This year, Kathleen Marshal, tall, stately and “almost handsome/’returns as prime minister in A Right Honourable Lady—and the critics have been kinder. “Thank God they didn’t kick me in the stomach again,” says LaMarsh. “I thought maybe they were being nice to me because . . . but they’re too professional for that.”
The plot is better constructed, involving the sale of a nuclear reactor to Cuba, the wrath of the president of the United States (a ringer for Jimmy Carter) and, unfortunately, the downfall of Kathleen as Canada’s first lady PM. Despite her long political apprenticeship, Marshal appears breathtakingly naïve: “My editor said Kathleen sure seems dumb and I said she’s about as smart as I was,” chuckles LaMarsh.
In a rather squishy finale, Kathleen, honorable to a fault, is destroyed politically, but she doesn’t really mind: she has her prince to fall back on, the very perfect Mr. Andrew Wickstrom, whom she married late in life and who is charming, supportive and “bloody unusual,” claims his creator. “I’ve never met one like him in real life.”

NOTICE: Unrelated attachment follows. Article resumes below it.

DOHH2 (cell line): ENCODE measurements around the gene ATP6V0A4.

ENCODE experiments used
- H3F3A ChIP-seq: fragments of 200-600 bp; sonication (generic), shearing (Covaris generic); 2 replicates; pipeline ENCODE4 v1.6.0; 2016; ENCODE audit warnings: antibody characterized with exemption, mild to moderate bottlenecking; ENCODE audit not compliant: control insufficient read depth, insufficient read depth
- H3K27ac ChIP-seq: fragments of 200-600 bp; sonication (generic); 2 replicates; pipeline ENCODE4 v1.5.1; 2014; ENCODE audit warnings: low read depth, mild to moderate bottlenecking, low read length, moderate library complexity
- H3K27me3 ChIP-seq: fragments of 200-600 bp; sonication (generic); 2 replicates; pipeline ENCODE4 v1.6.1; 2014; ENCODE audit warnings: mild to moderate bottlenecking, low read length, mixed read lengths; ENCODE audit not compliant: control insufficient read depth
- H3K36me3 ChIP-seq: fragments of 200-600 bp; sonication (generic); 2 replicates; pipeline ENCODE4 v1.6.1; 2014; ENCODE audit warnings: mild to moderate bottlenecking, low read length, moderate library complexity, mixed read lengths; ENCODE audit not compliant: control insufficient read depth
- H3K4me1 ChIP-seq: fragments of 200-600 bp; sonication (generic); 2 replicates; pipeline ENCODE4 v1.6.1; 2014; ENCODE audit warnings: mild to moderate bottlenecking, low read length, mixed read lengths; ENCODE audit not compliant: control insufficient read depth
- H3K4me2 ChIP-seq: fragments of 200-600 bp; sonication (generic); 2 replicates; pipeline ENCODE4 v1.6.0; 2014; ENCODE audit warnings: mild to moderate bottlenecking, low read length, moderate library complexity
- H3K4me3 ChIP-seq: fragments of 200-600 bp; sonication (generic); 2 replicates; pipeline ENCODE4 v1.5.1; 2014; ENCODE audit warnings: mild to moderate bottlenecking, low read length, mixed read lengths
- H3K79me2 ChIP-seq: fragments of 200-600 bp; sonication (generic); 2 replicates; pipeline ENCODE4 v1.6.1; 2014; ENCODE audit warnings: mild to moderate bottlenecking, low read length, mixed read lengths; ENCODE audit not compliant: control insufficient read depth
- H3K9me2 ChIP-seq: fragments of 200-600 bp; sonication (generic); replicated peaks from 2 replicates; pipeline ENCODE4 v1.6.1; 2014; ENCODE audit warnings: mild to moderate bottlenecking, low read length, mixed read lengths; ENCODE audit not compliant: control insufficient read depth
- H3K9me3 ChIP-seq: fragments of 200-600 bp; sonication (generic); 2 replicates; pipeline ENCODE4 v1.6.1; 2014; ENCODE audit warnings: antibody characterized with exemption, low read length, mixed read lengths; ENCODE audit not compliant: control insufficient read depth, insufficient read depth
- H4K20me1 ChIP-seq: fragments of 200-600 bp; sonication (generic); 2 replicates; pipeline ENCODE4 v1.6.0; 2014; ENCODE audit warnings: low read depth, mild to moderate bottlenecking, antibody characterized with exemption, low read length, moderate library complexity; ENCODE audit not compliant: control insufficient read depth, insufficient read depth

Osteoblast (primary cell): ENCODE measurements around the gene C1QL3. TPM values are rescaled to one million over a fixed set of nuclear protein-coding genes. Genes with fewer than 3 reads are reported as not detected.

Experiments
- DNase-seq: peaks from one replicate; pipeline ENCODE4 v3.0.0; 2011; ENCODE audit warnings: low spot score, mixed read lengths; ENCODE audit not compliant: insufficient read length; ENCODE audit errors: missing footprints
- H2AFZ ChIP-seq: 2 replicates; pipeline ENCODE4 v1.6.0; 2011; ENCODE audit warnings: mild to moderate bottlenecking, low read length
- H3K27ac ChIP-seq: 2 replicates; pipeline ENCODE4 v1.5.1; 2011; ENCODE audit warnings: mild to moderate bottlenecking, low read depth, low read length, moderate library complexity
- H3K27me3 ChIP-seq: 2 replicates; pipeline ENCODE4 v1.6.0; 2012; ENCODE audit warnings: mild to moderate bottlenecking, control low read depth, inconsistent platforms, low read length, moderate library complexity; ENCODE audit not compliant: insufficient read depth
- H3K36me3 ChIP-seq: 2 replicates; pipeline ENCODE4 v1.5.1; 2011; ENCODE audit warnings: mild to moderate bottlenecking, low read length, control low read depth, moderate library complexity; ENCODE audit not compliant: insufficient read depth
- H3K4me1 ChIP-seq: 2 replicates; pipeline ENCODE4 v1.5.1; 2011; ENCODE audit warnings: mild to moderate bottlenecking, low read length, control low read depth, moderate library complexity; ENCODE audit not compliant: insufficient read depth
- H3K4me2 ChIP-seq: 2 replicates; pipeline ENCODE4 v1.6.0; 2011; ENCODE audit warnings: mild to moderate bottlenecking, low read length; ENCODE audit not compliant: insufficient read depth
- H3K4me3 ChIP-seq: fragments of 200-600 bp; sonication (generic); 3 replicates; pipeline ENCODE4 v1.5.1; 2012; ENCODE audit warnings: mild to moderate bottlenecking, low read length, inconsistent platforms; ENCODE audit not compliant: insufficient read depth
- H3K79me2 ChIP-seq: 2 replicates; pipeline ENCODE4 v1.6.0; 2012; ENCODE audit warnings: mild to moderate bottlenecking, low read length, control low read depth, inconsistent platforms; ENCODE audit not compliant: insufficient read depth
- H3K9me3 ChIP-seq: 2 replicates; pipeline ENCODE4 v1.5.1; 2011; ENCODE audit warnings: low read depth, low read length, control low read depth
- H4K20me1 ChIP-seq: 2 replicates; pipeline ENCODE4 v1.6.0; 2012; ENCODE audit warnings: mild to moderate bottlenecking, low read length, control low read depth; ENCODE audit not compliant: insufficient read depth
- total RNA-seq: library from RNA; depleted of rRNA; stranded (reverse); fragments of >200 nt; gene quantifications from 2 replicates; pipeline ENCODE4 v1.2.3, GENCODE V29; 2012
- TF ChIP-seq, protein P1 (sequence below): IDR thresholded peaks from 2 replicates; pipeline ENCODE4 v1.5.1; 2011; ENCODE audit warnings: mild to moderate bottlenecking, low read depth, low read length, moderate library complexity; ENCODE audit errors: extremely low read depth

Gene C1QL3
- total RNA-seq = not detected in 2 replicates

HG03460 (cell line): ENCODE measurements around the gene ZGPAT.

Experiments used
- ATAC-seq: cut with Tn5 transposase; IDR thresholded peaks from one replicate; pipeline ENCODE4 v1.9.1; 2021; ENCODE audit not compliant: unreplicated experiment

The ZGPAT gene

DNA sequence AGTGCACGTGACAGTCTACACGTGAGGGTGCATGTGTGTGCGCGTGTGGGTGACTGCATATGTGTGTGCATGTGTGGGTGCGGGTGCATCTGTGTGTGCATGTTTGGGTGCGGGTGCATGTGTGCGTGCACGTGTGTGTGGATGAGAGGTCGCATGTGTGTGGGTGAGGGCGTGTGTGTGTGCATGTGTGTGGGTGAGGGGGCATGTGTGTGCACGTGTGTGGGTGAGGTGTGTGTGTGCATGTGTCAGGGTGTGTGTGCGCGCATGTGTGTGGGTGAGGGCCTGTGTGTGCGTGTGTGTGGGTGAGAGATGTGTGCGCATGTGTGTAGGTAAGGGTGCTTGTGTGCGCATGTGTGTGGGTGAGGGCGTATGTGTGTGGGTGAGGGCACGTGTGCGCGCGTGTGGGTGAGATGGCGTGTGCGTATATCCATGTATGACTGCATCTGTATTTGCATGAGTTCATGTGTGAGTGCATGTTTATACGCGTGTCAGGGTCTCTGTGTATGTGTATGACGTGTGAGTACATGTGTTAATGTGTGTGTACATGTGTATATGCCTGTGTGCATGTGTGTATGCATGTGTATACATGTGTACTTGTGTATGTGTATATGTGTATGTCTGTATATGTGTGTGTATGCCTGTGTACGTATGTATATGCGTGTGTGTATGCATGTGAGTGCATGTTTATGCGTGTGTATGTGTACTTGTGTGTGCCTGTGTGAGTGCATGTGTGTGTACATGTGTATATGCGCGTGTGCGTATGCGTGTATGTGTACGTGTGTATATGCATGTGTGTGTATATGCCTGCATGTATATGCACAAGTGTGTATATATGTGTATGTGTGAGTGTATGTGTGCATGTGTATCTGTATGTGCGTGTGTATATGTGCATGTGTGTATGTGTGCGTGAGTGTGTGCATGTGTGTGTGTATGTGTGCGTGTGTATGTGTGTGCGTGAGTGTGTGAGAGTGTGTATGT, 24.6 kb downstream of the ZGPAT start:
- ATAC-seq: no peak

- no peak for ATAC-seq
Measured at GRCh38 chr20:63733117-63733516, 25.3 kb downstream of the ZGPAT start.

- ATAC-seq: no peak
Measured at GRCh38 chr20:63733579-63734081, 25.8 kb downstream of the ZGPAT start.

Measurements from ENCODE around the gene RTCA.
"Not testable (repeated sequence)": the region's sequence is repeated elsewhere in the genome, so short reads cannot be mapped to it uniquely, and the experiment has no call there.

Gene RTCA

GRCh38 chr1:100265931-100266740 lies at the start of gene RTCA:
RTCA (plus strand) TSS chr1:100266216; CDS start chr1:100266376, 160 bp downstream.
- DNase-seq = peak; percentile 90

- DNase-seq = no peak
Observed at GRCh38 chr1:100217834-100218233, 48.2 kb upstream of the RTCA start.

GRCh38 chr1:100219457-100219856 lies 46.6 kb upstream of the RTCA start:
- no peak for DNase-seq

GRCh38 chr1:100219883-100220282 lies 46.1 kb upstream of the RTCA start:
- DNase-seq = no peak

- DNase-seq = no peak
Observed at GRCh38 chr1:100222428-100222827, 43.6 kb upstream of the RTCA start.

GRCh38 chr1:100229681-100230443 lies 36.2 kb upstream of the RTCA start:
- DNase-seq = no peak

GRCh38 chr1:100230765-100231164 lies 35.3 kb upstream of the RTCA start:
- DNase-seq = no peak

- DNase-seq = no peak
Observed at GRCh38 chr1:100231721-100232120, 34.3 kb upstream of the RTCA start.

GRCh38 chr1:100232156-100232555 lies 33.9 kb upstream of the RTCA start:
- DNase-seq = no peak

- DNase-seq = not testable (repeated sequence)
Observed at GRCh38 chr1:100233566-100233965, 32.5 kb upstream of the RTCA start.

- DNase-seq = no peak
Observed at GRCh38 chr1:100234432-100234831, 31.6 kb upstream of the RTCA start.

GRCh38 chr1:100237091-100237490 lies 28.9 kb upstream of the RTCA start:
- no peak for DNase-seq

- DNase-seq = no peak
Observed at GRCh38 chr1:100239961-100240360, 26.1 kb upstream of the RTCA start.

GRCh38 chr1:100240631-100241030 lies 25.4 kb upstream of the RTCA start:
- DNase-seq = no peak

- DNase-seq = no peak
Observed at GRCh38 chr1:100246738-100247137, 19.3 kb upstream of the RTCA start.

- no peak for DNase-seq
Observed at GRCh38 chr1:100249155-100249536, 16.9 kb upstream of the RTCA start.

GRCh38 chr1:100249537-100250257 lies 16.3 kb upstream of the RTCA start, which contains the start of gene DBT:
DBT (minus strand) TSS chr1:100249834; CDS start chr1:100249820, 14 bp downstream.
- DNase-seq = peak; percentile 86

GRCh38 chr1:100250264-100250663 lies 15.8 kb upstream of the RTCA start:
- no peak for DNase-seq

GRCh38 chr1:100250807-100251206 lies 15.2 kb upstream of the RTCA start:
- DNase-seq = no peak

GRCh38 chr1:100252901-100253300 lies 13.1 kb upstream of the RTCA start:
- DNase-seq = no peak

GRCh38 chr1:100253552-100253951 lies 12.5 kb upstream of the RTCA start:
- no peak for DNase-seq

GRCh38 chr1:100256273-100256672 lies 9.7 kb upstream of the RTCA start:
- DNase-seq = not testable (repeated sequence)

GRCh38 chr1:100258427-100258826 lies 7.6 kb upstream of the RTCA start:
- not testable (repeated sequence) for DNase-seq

In real life. The phrase lingers in the air, somehow blurring instead of clarifying that line between fact and fantasy in Judy LaMarsh’s own life. Her novels, in the end, seem a pretty vulnerable offering, served up totally without a sense of irony. Still, it is difficult to tell whether their author is also missing one when, staring straight ahead, the light in her eyes having taken on a curious intensity, she confesses: “I’m not very happy about the ending. I fiddled with it and fiddled with it. But it didn’t come out exactly the way I wanted it to.”